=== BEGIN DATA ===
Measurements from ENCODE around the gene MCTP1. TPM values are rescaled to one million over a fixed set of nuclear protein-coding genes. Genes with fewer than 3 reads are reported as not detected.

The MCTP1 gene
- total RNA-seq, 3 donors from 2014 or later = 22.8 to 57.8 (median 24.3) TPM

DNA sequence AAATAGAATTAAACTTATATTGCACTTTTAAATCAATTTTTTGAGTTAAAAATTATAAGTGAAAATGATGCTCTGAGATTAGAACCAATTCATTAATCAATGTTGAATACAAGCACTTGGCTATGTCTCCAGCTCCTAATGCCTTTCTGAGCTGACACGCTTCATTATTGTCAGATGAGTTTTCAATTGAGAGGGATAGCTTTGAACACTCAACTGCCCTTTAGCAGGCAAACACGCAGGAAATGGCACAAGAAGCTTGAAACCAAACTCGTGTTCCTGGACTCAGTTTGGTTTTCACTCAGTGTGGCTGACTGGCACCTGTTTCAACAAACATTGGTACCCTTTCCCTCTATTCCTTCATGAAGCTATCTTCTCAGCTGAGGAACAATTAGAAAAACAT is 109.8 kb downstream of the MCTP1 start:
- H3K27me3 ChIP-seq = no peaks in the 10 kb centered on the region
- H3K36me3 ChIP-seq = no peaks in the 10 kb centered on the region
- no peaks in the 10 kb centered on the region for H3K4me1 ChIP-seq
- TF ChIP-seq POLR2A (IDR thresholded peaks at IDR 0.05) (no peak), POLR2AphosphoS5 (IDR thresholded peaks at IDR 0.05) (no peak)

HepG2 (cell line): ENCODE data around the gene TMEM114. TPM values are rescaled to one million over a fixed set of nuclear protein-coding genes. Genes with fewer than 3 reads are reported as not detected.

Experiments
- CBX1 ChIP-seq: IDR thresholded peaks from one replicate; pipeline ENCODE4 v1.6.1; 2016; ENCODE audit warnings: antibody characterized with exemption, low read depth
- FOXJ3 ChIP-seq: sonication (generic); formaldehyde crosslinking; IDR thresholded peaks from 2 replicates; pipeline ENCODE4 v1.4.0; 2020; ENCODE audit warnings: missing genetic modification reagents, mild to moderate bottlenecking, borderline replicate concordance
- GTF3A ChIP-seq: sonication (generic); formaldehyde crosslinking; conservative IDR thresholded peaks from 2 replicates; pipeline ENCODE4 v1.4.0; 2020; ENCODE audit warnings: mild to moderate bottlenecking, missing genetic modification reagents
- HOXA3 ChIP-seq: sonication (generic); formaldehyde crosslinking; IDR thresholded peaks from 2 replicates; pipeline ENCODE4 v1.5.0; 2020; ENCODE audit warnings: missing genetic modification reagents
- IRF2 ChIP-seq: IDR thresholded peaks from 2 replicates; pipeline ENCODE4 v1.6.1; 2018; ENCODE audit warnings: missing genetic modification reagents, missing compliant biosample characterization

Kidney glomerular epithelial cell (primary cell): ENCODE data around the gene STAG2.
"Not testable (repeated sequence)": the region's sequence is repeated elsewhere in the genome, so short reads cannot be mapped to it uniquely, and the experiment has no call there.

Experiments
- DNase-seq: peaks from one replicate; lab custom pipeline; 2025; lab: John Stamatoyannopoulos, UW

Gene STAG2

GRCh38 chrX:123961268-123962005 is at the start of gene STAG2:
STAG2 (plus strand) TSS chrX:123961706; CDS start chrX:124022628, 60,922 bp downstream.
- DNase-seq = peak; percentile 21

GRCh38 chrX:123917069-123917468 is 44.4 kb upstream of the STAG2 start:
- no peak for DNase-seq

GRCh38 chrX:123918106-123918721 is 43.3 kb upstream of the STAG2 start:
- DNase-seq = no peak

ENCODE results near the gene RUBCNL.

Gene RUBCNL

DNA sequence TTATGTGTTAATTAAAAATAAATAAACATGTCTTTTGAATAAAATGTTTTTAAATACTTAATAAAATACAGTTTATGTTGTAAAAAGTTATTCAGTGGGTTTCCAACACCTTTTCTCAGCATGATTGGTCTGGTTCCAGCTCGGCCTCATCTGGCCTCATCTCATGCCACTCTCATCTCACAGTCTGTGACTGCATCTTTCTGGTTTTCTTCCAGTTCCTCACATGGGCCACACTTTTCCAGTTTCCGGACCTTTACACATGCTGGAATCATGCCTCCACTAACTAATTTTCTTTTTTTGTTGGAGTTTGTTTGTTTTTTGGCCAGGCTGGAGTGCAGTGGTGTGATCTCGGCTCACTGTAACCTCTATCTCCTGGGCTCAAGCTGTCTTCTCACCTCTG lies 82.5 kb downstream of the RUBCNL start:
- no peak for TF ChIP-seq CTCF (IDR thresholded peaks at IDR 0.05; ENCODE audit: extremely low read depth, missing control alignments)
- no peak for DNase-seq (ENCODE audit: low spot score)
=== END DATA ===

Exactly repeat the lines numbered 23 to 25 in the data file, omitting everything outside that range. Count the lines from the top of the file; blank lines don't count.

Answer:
- DNase-seq = peak; percentile 21

GRCh38 chrX:123917069-123917468 is 44.4 kb upstream of the STAG2 start:
- no peak for DNase-seq